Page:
Recent studies indicate that changes in the composition of the intestinal microbiota and their metabolites also represent a significant risk factor for HCC [44, 45]. Intestinal microbiota have multiple roles and can regulate the immune response, while also promoting the development of cancer and the anti-tumor response following immunotherapy and chemotherapy [16, 46]. A large, cross-regional report [45] from China found that fecal microbial diversity decreased in patients with liver cirrhosis compared with healthy subjects, although it was greater in patients with liver cirrhosis compared with those with early HCC. This suggests that altered microbial communities may play an important role in the occurrence and development of HCC. Compared with patients with liver cirrhosis, 13 genera, including Gemmiger, Parabacteroides, Paraprevotella, and Clostridium XVIII, were enriched in early HCC patients. In patients with early HCC, Ruminococcus, Oscillibacter, Faecalibacterium, Clostridium IV, and Coprococcus (which produce butyrate) were lower, while Klebsiella and Haemophilus (which can produce LPS) were higher. The damage to the intestinal mucosa and barrier function in early HCC is related to a decrease in butyrate-producing bacteria and increased levels of LPS-producing bacteria. Deoxycholic acid (DCA) is a metabolite of intestinal bacteria such as Clostridium cluster XI and XIVa, which can cause DNA damage, playing a key role in the development of obesity-related HCC [47]. A case-control study reported that higher serum concentrations of TMAO were associated with increased HCC risk. Higher levels of serum choline resulted in a lower risk of PLC [48].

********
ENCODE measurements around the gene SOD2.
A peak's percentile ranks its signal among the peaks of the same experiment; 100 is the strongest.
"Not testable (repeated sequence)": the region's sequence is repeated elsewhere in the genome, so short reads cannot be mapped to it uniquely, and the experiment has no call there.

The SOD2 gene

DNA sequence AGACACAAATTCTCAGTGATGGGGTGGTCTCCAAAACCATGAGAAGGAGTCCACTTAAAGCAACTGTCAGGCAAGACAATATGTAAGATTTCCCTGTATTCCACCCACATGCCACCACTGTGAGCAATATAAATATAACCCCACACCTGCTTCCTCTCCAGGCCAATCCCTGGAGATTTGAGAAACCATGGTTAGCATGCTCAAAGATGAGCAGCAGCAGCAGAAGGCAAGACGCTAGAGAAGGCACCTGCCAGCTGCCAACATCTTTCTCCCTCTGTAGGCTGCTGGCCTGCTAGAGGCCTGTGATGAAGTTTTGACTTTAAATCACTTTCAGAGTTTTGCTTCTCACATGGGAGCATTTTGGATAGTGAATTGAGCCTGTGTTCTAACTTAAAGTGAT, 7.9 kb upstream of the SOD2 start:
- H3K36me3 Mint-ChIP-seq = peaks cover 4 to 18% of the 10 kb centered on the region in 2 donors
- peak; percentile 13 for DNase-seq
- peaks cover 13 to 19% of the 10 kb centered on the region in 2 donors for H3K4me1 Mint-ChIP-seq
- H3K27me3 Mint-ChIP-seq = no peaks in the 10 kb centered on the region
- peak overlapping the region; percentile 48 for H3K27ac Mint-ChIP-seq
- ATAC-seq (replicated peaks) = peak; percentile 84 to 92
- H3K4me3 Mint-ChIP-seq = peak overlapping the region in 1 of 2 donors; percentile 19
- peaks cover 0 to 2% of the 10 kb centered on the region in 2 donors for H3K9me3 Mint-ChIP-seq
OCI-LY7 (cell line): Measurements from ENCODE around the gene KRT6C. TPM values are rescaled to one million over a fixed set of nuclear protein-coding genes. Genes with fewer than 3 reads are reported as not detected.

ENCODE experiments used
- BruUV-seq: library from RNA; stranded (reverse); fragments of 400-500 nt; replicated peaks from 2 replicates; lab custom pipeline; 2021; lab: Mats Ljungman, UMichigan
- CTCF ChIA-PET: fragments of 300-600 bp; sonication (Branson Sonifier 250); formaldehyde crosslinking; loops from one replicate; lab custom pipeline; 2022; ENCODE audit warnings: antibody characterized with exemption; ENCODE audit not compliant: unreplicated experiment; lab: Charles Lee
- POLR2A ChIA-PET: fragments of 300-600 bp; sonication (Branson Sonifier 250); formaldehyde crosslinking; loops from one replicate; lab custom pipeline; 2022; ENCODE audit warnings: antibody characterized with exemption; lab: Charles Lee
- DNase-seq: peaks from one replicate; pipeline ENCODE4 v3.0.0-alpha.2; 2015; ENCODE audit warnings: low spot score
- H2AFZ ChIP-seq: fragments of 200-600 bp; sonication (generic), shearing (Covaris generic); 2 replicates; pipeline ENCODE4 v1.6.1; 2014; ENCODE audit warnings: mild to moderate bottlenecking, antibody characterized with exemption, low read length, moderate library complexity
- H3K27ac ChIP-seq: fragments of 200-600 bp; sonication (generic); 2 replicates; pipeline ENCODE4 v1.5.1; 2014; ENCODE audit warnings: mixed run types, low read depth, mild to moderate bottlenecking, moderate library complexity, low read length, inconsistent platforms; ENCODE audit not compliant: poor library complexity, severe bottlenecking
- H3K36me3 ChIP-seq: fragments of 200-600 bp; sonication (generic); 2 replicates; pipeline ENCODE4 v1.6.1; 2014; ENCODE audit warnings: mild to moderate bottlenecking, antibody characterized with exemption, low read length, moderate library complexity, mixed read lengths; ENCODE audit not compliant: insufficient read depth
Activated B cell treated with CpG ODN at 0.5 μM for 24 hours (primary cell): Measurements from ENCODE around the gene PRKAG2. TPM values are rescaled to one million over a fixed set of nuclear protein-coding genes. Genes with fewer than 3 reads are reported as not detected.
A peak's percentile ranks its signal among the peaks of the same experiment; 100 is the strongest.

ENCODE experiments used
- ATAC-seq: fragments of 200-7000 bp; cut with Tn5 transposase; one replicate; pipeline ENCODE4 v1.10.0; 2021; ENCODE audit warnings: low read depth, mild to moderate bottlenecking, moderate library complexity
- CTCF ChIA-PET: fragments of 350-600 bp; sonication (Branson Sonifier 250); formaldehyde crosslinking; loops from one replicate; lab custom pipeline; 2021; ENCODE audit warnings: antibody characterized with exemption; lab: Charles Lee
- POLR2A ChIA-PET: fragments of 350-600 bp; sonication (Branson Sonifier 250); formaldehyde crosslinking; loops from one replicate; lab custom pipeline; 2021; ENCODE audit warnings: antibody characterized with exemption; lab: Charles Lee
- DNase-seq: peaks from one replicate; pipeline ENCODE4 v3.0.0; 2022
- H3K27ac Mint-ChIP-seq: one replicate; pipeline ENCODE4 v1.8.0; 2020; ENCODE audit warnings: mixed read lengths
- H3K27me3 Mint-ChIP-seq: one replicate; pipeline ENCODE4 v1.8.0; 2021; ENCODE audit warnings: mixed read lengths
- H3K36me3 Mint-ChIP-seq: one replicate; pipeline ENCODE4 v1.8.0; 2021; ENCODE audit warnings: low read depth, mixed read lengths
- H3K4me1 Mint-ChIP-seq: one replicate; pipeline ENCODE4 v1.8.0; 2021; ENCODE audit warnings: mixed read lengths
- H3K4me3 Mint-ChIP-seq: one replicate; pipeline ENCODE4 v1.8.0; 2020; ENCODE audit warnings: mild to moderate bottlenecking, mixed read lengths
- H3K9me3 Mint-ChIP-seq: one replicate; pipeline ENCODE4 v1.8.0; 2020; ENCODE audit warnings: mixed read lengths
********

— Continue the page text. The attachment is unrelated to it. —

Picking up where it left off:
HCC is an end-stage liver disease with high mortality, limited effective treatments, and a low clinical cure rate. Understanding the microbiome may be of great value to research into the mechanism, early diagnosis, and clinical treatment of HCC. Therefore, the study of intestinal flora in HCC is of critical importance and may provide potential target(s) for adjuvant therapy in HCC treatment regimes.